It’s been a while! I thought I would share one of the greatest projects we have had since we got our house. We have an opening between our living/dining room and our computer/puppy room. It is about 5 1/2 feet wide, and there is about 3 feet of wall space on each side. The instant we got the house we knew that we wanted to put some reclaimed wood barn doors there! They would stay open most of the time, and would look great hanging on either side of the opening. I am not going to put every step we took to make these beauties, but it was a lot of work. The BF did most of it (which is why it would be hard for me to explain everything in great detail), but if you have any questions feel free to ask!
The BF went to a reclaimed wood place and chose some really pretty redwood slats that would be used for the doors. They were pretty banged up, but we loved all of the knots and cracks and colors that came with them.
The only problem with all of these are that they weaken the door, and we didn’t want to have to be fragile with them. We (yes, we; this was basically the only part I helped with) used epoxy resin and used coffee grounds to fill in all of the cracks. The best way we found was to pack each crack with coffee grounds first, and then use a syringe to add the epoxy. This way the epoxy didn’t run through the wood, but it still held it all together incredibly well.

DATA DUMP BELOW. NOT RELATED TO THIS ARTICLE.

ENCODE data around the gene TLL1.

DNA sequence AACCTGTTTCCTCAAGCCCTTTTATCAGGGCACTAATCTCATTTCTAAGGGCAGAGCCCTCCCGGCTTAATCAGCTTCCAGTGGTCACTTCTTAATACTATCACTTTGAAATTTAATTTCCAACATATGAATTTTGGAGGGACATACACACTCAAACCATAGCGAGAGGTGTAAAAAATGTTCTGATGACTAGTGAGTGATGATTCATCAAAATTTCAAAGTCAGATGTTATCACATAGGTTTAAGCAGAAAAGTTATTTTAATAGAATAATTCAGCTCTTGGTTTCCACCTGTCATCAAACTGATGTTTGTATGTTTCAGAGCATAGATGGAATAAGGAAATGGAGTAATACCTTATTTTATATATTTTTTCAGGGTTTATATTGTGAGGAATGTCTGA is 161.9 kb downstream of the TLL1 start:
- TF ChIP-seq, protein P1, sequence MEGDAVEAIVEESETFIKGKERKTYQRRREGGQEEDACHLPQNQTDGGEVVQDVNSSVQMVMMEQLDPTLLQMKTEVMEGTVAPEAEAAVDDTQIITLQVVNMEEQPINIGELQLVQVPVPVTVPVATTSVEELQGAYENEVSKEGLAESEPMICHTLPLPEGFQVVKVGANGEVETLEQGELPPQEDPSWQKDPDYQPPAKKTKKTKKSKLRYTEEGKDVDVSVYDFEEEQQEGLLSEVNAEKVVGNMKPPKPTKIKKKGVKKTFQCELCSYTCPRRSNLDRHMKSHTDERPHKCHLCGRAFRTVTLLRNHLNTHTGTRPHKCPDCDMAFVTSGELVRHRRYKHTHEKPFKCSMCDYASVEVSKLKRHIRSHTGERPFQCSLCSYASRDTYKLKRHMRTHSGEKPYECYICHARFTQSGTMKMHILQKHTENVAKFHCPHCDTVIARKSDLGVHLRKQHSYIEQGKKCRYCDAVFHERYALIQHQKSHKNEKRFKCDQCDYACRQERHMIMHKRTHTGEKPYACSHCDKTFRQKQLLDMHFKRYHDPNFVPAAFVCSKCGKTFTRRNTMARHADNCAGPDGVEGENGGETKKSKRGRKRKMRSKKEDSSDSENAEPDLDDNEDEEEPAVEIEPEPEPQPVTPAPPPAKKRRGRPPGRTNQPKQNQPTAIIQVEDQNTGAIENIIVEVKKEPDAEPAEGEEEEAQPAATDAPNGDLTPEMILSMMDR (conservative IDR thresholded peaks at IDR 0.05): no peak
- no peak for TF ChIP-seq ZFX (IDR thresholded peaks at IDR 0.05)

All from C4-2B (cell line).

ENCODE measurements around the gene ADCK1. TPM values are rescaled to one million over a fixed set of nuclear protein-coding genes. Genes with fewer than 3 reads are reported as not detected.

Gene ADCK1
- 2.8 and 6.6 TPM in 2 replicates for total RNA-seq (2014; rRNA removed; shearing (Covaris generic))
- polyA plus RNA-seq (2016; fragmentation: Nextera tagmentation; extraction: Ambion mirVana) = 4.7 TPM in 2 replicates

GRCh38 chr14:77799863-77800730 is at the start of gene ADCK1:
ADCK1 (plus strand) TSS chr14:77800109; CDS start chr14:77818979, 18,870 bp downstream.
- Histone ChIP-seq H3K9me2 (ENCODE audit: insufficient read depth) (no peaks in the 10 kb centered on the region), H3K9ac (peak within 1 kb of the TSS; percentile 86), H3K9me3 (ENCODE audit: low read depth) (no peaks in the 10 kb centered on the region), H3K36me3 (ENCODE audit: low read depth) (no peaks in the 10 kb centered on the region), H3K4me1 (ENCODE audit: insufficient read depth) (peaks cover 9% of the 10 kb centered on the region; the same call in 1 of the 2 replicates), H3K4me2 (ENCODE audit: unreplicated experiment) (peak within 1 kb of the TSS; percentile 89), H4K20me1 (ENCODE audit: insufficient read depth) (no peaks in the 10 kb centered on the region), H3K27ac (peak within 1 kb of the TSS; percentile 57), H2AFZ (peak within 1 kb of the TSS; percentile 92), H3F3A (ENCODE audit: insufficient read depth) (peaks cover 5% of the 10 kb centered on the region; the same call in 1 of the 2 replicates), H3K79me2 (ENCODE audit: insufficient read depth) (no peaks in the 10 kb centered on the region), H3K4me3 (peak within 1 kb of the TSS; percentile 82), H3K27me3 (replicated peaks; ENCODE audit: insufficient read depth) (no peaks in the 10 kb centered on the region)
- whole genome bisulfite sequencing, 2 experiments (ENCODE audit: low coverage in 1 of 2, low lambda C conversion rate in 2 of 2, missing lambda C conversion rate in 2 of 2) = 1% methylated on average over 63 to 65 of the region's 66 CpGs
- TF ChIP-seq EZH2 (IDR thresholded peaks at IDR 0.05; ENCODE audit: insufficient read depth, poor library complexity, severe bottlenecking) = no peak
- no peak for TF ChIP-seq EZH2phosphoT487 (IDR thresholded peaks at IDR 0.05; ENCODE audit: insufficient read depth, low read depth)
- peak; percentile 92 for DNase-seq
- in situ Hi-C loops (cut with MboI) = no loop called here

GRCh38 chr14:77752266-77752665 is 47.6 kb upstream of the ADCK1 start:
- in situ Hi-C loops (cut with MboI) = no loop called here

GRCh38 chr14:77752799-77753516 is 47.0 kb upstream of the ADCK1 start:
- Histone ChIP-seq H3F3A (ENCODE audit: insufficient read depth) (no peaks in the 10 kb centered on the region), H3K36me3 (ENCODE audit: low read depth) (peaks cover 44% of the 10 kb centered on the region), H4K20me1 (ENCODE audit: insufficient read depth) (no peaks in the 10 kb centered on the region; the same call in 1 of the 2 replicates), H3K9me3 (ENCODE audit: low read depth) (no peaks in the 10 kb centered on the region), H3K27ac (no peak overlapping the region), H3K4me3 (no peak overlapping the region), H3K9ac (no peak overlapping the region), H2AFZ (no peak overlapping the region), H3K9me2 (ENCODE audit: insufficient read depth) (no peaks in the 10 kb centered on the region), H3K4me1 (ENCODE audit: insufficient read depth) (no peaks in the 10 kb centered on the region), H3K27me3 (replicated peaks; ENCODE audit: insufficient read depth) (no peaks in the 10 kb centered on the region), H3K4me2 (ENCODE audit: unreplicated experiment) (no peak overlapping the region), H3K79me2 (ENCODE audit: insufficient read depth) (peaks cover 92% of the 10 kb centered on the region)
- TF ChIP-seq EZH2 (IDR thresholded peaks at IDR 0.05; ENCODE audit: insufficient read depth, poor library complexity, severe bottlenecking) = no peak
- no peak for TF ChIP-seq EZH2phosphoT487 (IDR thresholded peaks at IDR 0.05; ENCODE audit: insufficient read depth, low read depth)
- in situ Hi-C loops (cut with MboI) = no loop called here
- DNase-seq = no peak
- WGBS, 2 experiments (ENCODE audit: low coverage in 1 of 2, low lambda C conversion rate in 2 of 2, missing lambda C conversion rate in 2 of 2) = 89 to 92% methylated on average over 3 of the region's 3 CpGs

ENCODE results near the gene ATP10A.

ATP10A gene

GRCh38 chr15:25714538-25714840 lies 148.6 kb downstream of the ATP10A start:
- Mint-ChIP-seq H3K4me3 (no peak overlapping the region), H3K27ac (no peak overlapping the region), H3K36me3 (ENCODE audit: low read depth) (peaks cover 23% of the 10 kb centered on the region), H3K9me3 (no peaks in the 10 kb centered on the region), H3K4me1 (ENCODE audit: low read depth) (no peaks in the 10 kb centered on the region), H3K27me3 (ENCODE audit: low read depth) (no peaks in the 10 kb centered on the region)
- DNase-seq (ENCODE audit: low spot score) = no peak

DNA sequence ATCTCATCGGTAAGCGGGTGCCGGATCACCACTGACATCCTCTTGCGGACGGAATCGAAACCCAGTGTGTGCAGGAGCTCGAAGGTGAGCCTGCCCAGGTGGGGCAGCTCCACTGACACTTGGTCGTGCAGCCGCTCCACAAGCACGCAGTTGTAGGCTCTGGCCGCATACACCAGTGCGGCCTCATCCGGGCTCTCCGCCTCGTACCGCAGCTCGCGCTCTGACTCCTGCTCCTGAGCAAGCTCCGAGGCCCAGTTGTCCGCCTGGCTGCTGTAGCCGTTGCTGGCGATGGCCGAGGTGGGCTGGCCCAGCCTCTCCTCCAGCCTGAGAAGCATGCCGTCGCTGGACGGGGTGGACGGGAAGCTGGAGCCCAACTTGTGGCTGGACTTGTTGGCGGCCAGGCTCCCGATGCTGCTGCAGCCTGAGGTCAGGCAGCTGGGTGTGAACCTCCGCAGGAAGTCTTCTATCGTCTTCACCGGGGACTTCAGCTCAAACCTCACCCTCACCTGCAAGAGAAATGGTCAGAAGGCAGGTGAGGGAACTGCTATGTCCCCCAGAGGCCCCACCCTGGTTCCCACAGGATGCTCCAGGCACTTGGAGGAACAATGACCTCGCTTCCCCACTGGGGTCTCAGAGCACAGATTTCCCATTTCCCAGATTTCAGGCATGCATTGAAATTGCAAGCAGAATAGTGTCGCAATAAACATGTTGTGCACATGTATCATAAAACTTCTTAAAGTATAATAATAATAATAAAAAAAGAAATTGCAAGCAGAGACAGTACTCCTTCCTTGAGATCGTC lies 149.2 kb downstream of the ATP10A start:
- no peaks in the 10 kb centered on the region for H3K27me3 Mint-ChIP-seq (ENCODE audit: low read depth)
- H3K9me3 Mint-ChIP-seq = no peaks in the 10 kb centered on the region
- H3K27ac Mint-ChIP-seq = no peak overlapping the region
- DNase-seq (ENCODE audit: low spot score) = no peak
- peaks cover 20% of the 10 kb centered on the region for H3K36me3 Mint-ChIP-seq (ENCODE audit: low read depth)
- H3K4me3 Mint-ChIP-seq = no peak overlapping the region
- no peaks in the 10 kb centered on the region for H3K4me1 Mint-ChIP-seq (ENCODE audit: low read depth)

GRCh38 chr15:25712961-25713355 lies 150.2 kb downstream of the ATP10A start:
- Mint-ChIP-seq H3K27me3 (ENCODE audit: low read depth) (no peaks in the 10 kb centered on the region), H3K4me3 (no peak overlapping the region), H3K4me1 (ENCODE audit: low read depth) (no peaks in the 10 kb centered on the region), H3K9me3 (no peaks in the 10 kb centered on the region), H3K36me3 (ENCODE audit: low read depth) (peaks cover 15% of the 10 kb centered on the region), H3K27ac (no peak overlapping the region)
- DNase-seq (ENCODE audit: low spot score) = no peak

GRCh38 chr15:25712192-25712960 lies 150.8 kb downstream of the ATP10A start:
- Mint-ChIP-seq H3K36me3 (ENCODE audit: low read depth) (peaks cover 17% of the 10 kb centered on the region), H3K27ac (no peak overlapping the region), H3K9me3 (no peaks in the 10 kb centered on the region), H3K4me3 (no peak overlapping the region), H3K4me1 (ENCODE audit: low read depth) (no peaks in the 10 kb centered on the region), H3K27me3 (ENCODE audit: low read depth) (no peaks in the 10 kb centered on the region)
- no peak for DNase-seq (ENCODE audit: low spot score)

Then we coated the entire slats with polyurethane. The front of the slats got two coats and the backs only needed one.
The BF then stripped the slats that would go across the three main slats of each door, which would be holding everything together. We coated those in polyurethane too, and then the doors were pretty much built!
We got a flat track piece of steel from a local steel place, and got the rollers and the rustic nuts and bolts from Ebay. The spacers between the steel track and the support beam are just wooden dowels with a hole drilled through them. Everything was spray painted black to look nice, but also to prevent rusting.
The BF mounted everything up onto the wall, and then attached the rollers to the door. It was important to measure the shortest height between the top of the track an the floor. The floor isn’t necessarily perfectly level, and you have to make sure that the doors are perfectly level and that they won’t scrape along the floor at all. This is why it is good that the BF is a perfectionist!
The BF also sawed a slit along the bottom of each door, but didn’t go through each end. He then put a small bracket type thing along bottom of the wall so that it fit into the slit. This kept the doors flat against the wall and prevented them from swinging. It also acted as a stopper so that the doors can only go as far into the middle of the door and don’t hit the walls on either edge of the doors. Pretty ingenious if you ask me, especially because I didn’t really like the idea of seeing a stopper.
And they were complete! These definitely get the most compliments of the house! These and the floors of course 🙂